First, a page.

¶ The US Court of Appeals for the District of Columbia denied a request from Texas and other states to block President Obama’s Clean Power Plan, leaving the climate change rules in place while courts hear a legal challenge. The court wrote that the stringent requirements for a stay were not met. [Texas Tribune]

Photo by Thomas Bougher

Photo by Thomas Bougher

¶ Switch, a Las Vegas data center provider, known there for its massive high-security campus, will buy power for a new data center as bundled energy and Renewable Energy Credits from Consumers Energy, the Michigan utility that serves the area where the new data center is being built. [Data Center Knowledge]

¶ After seven years of promoting the benefits of adding wind energy to the US electricity mix, the Governors’ Wind Energy Coalition announced that it will pair its advocacy work for wind with work for solar energy as well. The group has taken a new name, the Governors’ Wind and Solar Energy Coalition. [Windpower Engineering]

The Governors’ Wind and Solar Energy Coalition will join wind and solar to lower costs, increase jobs, and support the growth of US renewables.

The Governors’ Wind and Solar Energy Coalition will join wind and solar
to lower costs, increase jobs, and support the growth of US renewables.

¶ The Town of East Hampton, New York, is commitment to reducing greenhouse-gas emissions. Now, a study is under way on the feasibility of creating a microgrid that would generate power for critical facilities and have the ability to separate from the electrical grid in the event of power outages. [East Hampton Star]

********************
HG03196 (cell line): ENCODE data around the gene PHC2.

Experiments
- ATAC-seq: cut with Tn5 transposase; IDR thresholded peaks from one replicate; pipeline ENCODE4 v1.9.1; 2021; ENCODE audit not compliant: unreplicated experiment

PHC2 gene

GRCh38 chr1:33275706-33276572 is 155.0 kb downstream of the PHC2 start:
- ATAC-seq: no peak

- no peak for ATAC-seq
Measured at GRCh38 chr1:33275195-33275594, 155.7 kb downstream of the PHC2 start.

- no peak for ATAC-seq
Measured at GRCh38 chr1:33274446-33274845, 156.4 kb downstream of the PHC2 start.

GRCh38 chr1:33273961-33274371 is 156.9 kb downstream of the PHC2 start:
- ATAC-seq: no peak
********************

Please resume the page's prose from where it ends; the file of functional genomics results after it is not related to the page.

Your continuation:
¶ California-based Pattern Energy has announced it has completed construction on the 150-MW Amazon Wind Farm Fowler Ridge project in Indiana. The 150-MW Fowler Ridge wind farm will provide 100% of the electricity generated to Amazon Web Services to power the company’s datacenters. [CleanTechnica]

January 21 Energy News

January 21, 2016

Science and Technology:

¶ Last year was the warmest since record-keeping began in 1880, according to NOAA and NASA. While many expected 2015 would finish in first place, the margin of victory was startling. Global temperatures were 1.62˚F (0.90˚C) above the 20th century average, passing the previous record by 20%. [CNN]

Arctic sea ice decline September 1979 to May 2015. Image by NSIDC. Public Domain. Wikimedia Commons.

Arctic sea ice decline September 1979 to May 2015.
Image by NSIDC. Public Domain. Wikimedia Commons.